From the House of Cartier, this spectacular Monture Cartier ring, crafted in platinum, showcases a GIA certified Internally Flawless D color, Type IIa marquise cut diamond weighing 7.48 carats, complimented by two carefully selected and perfectly matched trilliants weighing 1.48 carats total, D color, VS clarity. With full marks for color and clarity, this spectacular colorless diamond is alive with brilliance, fire and unsurpassed beauty. This rare diamond is classified “Type IIa”, indicating the absence of nitrogen in the diamond. Type IIa diamonds boast unrivaled color and transparency due to their chemical purity. Only 2% of diamonds are Type IIa. A diamond of this caliber is so exceptional that Cartier could not pass up the opportunity to make a bespoke setting for this magnificent diamond. The face of the ring measures 21 mm in length and 16.2 mm in width. The band measures 2.6 mm in width, tapering gently to 1.9 mm, and it is a size 6.75. This captivating ring exemplifies the fine craftsmanship which is synonymous with the House of Cartier. On purchase this exquisite ring will be accompanied by full Cartier paperwork, and GIA report.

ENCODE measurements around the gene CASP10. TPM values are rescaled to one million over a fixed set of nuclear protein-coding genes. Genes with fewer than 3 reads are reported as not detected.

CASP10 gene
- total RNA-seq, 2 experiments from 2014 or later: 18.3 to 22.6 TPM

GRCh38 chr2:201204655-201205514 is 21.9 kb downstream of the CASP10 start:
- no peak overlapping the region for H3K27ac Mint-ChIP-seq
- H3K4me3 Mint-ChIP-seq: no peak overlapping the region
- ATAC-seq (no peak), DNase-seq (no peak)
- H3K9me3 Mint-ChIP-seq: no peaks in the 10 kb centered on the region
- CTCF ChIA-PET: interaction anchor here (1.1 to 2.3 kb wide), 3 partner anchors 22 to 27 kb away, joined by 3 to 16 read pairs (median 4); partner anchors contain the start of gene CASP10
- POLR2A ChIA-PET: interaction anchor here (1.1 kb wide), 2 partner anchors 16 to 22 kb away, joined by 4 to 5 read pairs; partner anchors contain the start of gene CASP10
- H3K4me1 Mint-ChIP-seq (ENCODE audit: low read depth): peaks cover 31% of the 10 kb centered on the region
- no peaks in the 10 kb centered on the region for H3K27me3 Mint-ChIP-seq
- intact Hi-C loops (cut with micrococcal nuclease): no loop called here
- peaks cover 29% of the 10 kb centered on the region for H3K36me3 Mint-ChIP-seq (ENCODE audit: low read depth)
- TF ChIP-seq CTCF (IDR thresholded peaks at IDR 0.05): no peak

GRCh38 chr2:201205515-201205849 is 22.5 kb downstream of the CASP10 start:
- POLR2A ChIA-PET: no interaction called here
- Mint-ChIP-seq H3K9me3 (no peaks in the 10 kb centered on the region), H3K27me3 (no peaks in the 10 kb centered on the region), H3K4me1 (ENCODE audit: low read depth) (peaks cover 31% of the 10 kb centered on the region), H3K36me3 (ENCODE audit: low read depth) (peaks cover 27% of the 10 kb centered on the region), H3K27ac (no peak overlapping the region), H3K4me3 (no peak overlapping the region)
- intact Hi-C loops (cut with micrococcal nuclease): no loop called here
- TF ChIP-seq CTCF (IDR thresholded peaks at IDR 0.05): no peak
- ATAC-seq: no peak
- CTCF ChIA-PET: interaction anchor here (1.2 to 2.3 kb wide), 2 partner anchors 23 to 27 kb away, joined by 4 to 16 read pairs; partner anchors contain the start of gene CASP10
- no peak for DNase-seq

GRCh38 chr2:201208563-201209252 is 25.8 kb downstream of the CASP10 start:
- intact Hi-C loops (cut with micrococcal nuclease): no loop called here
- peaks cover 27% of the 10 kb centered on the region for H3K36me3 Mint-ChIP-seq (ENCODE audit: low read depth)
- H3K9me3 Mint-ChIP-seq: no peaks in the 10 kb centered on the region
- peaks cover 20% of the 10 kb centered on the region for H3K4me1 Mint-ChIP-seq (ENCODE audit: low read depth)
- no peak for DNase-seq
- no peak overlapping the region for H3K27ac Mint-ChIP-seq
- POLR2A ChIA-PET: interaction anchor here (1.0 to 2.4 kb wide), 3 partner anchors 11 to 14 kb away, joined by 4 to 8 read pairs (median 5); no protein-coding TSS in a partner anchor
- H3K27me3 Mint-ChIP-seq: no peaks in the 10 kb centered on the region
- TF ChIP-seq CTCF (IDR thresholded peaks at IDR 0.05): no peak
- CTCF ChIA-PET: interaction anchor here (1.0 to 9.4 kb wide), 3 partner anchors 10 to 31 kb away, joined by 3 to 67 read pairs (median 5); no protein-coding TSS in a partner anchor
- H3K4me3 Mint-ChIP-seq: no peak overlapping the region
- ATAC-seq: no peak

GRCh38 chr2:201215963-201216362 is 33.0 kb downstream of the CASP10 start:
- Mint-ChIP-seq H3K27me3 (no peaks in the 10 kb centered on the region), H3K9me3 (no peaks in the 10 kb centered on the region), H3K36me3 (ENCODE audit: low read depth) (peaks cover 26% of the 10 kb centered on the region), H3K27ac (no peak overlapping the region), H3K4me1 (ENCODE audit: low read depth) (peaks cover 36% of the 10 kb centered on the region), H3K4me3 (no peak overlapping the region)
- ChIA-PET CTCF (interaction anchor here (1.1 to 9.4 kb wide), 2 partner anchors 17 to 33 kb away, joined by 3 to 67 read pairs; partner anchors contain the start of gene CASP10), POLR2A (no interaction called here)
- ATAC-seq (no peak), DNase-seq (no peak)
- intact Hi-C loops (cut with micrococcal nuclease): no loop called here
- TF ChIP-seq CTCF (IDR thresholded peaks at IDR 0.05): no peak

Founded in Paris in 1847, by Louis-Francois Cartier, the firm known as Cartier quickly became recognized for its exemplary workmanship and taste. Louis-Francois Cartier began his esteemed career at 28, after an apprenticeship with master watchmaker Adolphe Picard resulted in Cartier taking over the master’s workshop, 29 rue Montorgueil, Paris. He expanded the premises and built his reputation on knowing how to satisfy the most extravagant of desires. By 1853 Louis Francois was able to move his business to the more fashionable Palais-Royal district at 5 Rue Neuve des petits Champs. He became a favorite of Princess Mathilde, the cousin of Napoleon III, whose patronage opened the door to Parisian society. In 1874 Alfred Cartier took over the company from his father Louis Francois. In 1898 the Cartier firm made a final move in Paris and they still remain at 13 Rue de La Paix, in the heart of Parisian elegance and luxury. Alfred Cartier entrusted his three sons to manage the Maison de Cartier Among Louis Cartier’s most important and lasting innovations was introducing the combination of platinum and diamonds to create garland style jewelry. Cartier wove the platinum into extremely fine threads in order to bring out the sparkle of the diamonds, making platinum a legitimate and irreplaceable precious metal in jewelry making.